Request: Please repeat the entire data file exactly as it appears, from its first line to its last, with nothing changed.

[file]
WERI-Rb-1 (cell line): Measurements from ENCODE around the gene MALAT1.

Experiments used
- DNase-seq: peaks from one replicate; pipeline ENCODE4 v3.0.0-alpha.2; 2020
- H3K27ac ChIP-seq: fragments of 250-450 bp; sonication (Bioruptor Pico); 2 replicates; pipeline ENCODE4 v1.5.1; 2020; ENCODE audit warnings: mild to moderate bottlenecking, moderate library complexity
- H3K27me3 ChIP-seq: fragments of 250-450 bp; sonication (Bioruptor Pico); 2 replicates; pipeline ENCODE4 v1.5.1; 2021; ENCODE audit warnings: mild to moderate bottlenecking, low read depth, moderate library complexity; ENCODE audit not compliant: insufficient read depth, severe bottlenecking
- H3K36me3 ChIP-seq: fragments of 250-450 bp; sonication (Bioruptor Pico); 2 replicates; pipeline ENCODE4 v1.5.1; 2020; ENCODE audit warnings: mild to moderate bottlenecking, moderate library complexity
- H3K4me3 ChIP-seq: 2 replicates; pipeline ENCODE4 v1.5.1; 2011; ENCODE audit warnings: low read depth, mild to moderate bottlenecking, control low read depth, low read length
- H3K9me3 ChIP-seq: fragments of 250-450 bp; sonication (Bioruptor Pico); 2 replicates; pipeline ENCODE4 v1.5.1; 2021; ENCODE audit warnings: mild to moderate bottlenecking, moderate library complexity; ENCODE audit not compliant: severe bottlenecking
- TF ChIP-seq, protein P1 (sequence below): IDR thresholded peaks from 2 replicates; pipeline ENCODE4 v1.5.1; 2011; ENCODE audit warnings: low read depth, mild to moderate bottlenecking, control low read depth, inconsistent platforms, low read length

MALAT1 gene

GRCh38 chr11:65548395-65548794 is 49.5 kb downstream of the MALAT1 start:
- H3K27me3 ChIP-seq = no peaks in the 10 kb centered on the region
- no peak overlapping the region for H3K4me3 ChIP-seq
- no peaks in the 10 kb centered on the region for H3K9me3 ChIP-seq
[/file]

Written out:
WERI-Rb-1 (cell line): Measurements from ENCODE around the gene MALAT1.

Experiments used
- DNase-seq: peaks from one replicate; pipeline ENCODE4 v3.0.0-alpha.2; 2020
- H3K27ac ChIP-seq: fragments of 250-450 bp; sonication (Bioruptor Pico); 2 replicates; pipeline ENCODE4 v1.5.1; 2020; ENCODE audit warnings: mild to moderate bottlenecking, moderate library complexity
- H3K27me3 ChIP-seq: fragments of 250-450 bp; sonication (Bioruptor Pico); 2 replicates; pipeline ENCODE4 v1.5.1; 2021; ENCODE audit warnings: mild to moderate bottlenecking, low read depth, moderate library complexity; ENCODE audit not compliant: insufficient read depth, severe bottlenecking
- H3K36me3 ChIP-seq: fragments of 250-450 bp; sonication (Bioruptor Pico); 2 replicates; pipeline ENCODE4 v1.5.1; 2020; ENCODE audit warnings: mild to moderate bottlenecking, moderate library complexity
- H3K4me3 ChIP-seq: 2 replicates; pipeline ENCODE4 v1.5.1; 2011; ENCODE audit warnings: low read depth, mild to moderate bottlenecking, control low read depth, low read length
- H3K9me3 ChIP-seq: fragments of 250-450 bp; sonication (Bioruptor Pico); 2 replicates; pipeline ENCODE4 v1.5.1; 2021; ENCODE audit warnings: mild to moderate bottlenecking, moderate library complexity; ENCODE audit not compliant: severe bottlenecking
- TF ChIP-seq, protein P1 (sequence below): IDR thresholded peaks from 2 replicates; pipeline ENCODE4 v1.5.1; 2011; ENCODE audit warnings: low read depth, mild to moderate bottlenecking, control low read depth, inconsistent platforms, low read length

MALAT1 gene

GRCh38 chr11:65548395-65548794 is 49.5 kb downstream of the MALAT1 start:
- H3K27me3 ChIP-seq = no peaks in the 10 kb centered on the region
- no peak overlapping the region for H3K4me3 ChIP-seq
- no peaks in the 10 kb centered on the region for H3K9me3 ChIP-seq